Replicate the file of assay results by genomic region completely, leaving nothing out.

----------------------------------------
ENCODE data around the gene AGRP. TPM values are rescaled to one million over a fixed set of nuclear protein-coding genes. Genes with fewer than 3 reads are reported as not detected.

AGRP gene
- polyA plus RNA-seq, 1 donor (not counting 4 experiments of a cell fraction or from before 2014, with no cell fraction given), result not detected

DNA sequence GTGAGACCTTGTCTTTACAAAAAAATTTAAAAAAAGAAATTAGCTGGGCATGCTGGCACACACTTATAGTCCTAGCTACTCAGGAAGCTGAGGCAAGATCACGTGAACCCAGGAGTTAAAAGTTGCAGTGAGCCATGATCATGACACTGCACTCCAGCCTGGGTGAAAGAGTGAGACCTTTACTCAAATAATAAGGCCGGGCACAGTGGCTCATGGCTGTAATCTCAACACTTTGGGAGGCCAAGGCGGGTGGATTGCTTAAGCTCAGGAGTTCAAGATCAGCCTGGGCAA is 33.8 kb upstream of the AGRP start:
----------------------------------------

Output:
ENCODE data around the gene AGRP. TPM values are rescaled to one million over a fixed set of nuclear protein-coding genes. Genes with fewer than 3 reads are reported as not detected.

AGRP gene
- polyA plus RNA-seq, 1 donor (not counting 4 experiments of a cell fraction or from before 2014, with no cell fraction given), result not detected

DNA sequence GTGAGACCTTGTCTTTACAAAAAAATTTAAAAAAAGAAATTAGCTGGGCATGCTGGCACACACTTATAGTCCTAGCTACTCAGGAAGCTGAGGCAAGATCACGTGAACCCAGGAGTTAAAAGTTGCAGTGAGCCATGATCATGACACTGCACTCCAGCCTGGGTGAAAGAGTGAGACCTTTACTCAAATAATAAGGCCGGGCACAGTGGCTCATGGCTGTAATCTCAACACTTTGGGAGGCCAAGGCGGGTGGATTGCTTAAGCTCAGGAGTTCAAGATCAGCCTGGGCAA is 33.8 kb upstream of the AGRP start: